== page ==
These locals, situated on the side of the road were selling cold beverages.

Humm…what about Tom will determine whether or not he is credible enough to get his card back?  He’s wearing a nice shirt and shorts but then again, so are all the locals and tourists we see.  I guess we’ll find out soon enough when he returns which, when he does, I’ll include the result here as I continue to work on today’s post.

Alfred, our BushTracks guide from Botswana.

Oh, don’t get me wrong, we don’t hold this against Zambia in any manner.  We’re in Africa and like many other parts of the world, there are clean-cut appearing scammers coming up with the most unbelievable means of scamming people and institutions.  I suppose they’re just following protocol.

Locals walking on the road from Zambia to the ferry to head to Botswana.

Yes, we know, we can order a new card from our bank in the US but the inconvenience of collecting the card by snail mail is frustrating and time-consuming. We’ll see how it goes soon enough.

Anyway, on to today’s photos and stories which include a variety of scenes from the trip to Botswana.  First, Alec, our trusty driver and tour guide inside of Zambian border (with Chris Tours) picked us up at the hotel at 7:00 am for the 45-minute drive to the Zambia immigration office near a busy pier on the Zambezi River where four countries intersect as follows:

“There is a place called Kazungula, at the intersection of the Zambezi and Chobe Rivers, where four countries meet. Zambia, Zimbabwe, Botswana, and a tiny strip of Namibia all come together in one spot.” 
 

These women around this table all looked up at me and smiled and gave the thumbs up.  What this meant, I’m not certain but I responded with a big smile and thumbs up as well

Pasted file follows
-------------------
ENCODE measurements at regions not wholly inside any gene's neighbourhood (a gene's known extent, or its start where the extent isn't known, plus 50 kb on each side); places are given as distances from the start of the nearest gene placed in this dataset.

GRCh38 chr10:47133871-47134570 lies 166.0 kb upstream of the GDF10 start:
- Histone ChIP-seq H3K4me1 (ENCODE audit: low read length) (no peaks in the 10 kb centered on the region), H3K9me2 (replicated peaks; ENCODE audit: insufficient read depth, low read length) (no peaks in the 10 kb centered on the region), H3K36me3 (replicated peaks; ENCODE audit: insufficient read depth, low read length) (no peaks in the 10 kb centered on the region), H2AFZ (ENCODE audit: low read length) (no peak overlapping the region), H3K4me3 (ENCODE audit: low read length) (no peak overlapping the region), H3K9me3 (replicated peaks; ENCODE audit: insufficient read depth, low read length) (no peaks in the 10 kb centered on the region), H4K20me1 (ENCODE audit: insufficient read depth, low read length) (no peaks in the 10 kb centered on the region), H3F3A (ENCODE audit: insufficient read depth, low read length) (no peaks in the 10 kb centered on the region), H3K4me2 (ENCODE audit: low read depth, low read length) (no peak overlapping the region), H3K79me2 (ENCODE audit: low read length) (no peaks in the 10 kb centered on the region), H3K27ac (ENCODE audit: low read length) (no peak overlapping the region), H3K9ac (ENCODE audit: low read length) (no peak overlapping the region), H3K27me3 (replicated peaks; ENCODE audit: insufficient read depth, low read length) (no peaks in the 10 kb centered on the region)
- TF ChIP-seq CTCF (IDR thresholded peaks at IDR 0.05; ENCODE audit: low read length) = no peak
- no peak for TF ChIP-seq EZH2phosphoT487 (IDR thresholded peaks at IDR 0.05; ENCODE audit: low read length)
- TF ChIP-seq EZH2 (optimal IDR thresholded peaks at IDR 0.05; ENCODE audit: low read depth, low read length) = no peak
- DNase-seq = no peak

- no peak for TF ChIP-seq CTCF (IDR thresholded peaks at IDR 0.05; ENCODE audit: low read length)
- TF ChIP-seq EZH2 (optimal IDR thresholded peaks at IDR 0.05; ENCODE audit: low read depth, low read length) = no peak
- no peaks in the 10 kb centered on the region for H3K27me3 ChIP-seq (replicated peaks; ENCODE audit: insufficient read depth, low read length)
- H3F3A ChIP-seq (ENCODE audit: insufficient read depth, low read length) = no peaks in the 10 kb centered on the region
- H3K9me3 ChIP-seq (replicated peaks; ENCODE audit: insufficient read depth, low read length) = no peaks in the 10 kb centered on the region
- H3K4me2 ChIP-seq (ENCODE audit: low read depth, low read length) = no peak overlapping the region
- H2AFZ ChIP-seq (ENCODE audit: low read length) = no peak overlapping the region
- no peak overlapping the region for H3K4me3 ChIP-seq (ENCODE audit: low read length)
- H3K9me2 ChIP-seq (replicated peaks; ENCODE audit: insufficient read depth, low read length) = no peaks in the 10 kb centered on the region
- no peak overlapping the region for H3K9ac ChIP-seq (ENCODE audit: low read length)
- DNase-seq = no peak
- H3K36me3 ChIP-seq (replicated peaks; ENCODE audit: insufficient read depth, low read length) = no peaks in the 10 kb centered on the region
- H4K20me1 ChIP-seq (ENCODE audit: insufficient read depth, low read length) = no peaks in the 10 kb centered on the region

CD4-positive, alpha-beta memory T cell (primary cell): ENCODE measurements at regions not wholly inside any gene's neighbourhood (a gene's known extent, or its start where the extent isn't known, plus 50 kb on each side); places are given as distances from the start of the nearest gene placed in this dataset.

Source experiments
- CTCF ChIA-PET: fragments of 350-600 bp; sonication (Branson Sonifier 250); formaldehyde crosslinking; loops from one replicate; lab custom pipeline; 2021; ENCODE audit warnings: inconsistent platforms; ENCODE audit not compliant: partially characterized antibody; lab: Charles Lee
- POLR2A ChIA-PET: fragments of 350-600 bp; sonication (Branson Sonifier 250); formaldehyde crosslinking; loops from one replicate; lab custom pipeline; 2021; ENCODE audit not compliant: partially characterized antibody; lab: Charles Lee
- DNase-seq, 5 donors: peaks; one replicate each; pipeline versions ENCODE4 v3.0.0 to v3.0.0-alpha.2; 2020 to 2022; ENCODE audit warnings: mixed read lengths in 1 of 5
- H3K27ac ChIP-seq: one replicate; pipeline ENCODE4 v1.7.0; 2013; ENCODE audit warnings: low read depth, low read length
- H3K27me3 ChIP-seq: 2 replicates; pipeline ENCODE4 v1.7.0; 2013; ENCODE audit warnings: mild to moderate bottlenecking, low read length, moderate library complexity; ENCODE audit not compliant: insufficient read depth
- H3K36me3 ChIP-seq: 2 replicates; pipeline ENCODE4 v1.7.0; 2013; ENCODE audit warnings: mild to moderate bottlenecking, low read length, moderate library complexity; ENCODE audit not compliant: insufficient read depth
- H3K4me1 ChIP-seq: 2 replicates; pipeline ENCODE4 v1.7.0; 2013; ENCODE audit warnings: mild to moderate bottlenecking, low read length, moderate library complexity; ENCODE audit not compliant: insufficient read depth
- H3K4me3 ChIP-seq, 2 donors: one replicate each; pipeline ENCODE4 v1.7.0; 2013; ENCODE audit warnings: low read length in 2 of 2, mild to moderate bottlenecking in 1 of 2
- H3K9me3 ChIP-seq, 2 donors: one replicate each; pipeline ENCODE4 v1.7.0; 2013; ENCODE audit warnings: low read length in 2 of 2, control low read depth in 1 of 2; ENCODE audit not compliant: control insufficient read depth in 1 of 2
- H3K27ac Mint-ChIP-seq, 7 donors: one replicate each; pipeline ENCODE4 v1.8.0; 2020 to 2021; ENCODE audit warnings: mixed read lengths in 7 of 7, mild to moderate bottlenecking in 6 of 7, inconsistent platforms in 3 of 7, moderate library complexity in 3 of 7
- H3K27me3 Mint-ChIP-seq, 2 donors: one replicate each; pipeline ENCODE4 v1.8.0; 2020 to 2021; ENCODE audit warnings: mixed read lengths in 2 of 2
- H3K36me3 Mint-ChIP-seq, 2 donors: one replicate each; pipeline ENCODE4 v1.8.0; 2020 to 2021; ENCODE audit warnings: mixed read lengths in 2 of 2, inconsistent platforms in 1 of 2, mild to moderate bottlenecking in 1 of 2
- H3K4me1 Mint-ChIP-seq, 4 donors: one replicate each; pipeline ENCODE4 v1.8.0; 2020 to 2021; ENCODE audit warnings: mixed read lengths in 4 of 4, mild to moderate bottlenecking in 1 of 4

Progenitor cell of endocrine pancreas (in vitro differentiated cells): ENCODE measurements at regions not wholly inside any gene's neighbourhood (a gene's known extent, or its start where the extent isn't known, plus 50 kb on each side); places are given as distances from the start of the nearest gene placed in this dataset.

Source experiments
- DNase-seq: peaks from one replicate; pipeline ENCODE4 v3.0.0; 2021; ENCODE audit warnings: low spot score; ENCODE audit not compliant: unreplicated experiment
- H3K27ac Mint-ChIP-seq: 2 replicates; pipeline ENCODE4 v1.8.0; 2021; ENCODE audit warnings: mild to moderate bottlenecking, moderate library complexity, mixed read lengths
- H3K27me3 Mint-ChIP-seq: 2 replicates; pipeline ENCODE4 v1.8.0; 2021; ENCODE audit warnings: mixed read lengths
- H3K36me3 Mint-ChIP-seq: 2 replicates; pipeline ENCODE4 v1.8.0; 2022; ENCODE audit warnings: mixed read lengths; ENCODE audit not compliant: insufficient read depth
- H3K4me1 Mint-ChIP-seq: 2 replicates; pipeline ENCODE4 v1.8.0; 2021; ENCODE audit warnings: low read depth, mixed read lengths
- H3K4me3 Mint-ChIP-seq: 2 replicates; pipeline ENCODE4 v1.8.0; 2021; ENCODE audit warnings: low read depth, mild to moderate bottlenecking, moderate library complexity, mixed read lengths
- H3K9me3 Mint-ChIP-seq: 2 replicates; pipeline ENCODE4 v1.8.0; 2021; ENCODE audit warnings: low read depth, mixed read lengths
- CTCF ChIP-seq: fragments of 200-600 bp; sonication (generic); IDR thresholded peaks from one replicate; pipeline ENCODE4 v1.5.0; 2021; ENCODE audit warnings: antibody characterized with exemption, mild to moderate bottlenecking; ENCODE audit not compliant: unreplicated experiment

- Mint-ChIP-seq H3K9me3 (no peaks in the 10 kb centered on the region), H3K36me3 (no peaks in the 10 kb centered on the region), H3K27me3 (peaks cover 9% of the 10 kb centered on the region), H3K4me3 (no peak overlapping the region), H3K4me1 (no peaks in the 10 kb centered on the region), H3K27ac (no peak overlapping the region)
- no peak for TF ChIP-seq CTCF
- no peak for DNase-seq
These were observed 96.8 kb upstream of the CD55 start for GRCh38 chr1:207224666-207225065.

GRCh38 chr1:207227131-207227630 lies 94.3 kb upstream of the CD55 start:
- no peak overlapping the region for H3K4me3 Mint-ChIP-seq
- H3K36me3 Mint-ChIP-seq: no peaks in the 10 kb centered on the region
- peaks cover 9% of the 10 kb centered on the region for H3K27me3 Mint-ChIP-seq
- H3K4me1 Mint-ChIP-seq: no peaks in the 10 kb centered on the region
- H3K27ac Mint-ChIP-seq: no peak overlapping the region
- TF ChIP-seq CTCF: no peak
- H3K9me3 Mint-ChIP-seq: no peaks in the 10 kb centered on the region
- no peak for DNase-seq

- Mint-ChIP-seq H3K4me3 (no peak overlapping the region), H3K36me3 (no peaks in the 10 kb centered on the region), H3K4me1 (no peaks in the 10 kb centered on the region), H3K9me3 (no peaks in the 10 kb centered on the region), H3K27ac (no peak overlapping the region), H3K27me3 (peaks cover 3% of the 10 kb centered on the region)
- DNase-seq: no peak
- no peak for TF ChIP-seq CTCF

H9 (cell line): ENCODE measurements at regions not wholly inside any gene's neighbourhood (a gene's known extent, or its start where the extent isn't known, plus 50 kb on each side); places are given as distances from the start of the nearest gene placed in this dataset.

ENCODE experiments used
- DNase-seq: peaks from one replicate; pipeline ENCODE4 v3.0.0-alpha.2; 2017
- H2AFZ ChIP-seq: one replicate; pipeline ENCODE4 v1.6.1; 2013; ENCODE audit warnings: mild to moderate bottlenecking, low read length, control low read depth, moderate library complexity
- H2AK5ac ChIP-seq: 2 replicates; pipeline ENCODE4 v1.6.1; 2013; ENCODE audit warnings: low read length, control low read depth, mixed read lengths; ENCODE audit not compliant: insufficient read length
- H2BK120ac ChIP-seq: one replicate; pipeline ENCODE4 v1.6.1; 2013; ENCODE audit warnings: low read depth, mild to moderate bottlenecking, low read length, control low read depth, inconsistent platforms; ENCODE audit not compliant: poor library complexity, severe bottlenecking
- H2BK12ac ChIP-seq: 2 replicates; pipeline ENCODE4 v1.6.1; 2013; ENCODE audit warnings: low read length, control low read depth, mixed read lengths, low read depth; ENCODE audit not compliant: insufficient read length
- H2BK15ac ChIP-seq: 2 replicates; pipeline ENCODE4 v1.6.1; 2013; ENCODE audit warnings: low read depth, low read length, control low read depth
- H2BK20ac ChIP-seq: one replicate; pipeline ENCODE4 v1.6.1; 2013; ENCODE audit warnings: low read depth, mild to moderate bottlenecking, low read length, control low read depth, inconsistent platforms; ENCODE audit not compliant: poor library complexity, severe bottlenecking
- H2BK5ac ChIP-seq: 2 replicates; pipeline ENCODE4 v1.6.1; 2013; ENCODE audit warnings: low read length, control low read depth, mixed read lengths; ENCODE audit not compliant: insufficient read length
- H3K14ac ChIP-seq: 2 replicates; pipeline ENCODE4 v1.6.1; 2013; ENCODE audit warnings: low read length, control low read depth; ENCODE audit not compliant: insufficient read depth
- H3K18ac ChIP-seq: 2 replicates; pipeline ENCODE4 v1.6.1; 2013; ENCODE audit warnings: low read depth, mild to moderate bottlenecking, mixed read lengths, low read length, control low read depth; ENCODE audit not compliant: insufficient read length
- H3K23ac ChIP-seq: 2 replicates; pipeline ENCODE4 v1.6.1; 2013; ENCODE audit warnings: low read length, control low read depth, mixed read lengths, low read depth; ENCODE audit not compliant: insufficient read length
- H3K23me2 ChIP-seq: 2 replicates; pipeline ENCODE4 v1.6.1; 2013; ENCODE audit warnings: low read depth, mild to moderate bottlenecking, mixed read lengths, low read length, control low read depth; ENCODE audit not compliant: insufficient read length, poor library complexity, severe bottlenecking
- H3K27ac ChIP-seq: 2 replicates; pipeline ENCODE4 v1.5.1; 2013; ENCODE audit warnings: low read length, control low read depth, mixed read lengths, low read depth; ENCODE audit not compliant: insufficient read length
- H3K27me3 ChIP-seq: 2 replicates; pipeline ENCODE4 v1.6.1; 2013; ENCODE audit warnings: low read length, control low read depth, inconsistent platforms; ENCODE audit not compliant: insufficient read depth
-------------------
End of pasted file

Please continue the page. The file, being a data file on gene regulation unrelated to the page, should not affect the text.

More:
That’s interesting,” we both commented simultaneously.  In reviewing the map below, we started out in Zambia and crossed the Zambezi River.  Once we were on the other side we were in Botswana.  Here’s a map showing these points:

“African “Quadripoint” Only Place on the Earth, Where Four Distinct Territories’ are Touched.” 

(Tom just returned from the bank. He got the card back! Matthew went inside the bank with Tom as his local advocate and a short time later he and Tom walked out of the bank with Tom’s debit card safely back in his wallet. Whew! Tom generously “thanked” Matthew when they returned to the hotel).

At every border, vendors promote their wares by asking for purchases multiple times.  We say, “No, thank you.”

Once of passports were stamped indicating we were leaving Zambia, Alec walked us to a makeshift pier area where we’d have to walk over piles of pier-related construction materials toward the cement ramp where we’d board a little boat to cross the river. 

A very large hornbill, one of our favorite birds in South Africa.

Alec stayed behind in Zambia for the entire day awaiting our return at 4:10 pm.  We felt empathetic about his long day of waiting but he said he manages to busy himself while he waits for his customers to return after the Chobe day trip.